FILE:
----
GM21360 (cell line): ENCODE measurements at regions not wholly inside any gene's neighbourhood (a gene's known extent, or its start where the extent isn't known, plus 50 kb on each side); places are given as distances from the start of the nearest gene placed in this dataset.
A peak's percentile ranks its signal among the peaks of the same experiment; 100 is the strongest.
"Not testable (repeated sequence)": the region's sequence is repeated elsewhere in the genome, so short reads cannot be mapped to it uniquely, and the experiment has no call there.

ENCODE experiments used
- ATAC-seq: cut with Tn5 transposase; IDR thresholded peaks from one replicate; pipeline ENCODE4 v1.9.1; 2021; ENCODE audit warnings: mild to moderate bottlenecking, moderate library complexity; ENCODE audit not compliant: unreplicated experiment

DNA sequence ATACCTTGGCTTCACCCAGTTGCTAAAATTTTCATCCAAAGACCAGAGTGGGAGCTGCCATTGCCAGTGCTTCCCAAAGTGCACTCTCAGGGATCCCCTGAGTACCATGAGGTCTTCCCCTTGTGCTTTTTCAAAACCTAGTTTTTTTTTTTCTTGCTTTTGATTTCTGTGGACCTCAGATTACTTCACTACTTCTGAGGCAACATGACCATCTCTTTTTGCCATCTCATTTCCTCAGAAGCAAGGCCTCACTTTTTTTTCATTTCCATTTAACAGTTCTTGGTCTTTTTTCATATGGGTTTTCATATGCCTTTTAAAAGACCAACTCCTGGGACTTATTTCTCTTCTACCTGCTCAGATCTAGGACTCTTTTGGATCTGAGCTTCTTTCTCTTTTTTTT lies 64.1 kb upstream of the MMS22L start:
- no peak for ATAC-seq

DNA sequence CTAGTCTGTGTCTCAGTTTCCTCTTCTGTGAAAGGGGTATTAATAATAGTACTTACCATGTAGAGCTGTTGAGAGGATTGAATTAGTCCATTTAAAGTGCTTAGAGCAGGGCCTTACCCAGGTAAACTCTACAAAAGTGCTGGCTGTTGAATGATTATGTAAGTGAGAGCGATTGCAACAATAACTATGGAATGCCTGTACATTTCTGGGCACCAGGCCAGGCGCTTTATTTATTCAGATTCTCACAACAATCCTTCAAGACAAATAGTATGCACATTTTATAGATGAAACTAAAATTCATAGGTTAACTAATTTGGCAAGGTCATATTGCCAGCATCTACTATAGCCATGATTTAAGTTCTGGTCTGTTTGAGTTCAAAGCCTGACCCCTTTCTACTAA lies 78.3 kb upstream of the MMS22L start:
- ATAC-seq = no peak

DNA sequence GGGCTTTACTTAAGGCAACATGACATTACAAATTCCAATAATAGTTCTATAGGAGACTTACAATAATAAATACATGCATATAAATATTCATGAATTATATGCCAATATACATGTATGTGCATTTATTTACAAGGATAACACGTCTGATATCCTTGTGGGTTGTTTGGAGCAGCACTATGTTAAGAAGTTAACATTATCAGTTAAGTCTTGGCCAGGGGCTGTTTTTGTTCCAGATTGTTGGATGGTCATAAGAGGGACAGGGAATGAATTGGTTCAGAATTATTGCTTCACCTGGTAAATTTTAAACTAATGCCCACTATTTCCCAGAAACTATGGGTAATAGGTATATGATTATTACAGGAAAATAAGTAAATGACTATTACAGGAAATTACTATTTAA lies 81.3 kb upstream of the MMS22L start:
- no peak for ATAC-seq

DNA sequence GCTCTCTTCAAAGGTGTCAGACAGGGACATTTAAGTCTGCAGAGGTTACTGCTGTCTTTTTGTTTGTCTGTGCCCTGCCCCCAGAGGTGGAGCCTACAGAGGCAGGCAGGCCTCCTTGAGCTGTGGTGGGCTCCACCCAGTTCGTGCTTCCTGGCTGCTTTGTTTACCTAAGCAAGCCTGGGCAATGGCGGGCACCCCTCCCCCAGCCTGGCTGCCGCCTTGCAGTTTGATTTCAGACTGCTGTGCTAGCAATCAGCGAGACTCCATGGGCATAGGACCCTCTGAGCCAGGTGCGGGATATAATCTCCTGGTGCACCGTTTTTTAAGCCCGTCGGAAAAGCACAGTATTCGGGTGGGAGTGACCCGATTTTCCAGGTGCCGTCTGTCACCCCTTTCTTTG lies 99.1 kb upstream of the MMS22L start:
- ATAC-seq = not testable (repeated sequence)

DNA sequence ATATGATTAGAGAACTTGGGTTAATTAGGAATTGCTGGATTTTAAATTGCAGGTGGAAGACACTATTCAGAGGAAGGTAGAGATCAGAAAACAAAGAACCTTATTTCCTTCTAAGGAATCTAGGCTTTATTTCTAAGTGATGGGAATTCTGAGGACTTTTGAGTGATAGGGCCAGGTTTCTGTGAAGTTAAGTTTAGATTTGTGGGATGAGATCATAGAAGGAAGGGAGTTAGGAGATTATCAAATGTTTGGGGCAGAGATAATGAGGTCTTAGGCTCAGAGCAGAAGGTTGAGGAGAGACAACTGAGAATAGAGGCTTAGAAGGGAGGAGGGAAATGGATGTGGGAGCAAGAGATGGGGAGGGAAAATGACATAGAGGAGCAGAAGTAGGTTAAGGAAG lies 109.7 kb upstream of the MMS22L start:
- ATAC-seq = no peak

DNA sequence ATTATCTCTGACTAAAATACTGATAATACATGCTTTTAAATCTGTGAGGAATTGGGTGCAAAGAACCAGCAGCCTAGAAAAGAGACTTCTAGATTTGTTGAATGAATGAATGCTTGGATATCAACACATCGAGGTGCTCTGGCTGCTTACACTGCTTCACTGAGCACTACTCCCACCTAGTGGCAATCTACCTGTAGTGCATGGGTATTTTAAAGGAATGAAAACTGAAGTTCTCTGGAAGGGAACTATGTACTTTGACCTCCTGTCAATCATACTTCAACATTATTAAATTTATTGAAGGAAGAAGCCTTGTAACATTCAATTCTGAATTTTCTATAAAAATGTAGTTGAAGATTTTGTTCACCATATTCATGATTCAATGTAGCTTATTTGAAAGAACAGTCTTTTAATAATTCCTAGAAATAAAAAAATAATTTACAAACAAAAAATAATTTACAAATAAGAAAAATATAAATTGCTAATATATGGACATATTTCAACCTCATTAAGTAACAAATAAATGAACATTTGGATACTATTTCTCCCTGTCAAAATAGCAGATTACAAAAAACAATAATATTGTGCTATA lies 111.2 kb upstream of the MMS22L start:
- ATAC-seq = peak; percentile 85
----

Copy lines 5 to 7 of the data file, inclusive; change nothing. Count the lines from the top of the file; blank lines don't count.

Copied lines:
- ATAC-seq: cut with Tn5 transposase; IDR thresholded peaks from one replicate; pipeline ENCODE4 v1.9.1; 2021; ENCODE audit warnings: mild to moderate bottlenecking, moderate library complexity; ENCODE audit not compliant: unreplicated experiment

DNA sequence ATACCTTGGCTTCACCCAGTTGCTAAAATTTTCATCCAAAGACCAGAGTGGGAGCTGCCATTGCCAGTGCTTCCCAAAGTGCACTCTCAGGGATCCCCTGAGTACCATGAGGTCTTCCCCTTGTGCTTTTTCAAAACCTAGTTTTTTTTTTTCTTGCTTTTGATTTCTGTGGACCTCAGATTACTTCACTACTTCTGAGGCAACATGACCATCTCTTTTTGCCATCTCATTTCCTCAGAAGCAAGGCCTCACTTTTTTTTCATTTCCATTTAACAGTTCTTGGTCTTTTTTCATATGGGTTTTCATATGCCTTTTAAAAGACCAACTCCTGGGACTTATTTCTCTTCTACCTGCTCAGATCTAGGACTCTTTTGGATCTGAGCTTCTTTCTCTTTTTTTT lies 64.1 kb upstream of the MMS22L start:
- no peak for ATAC-seq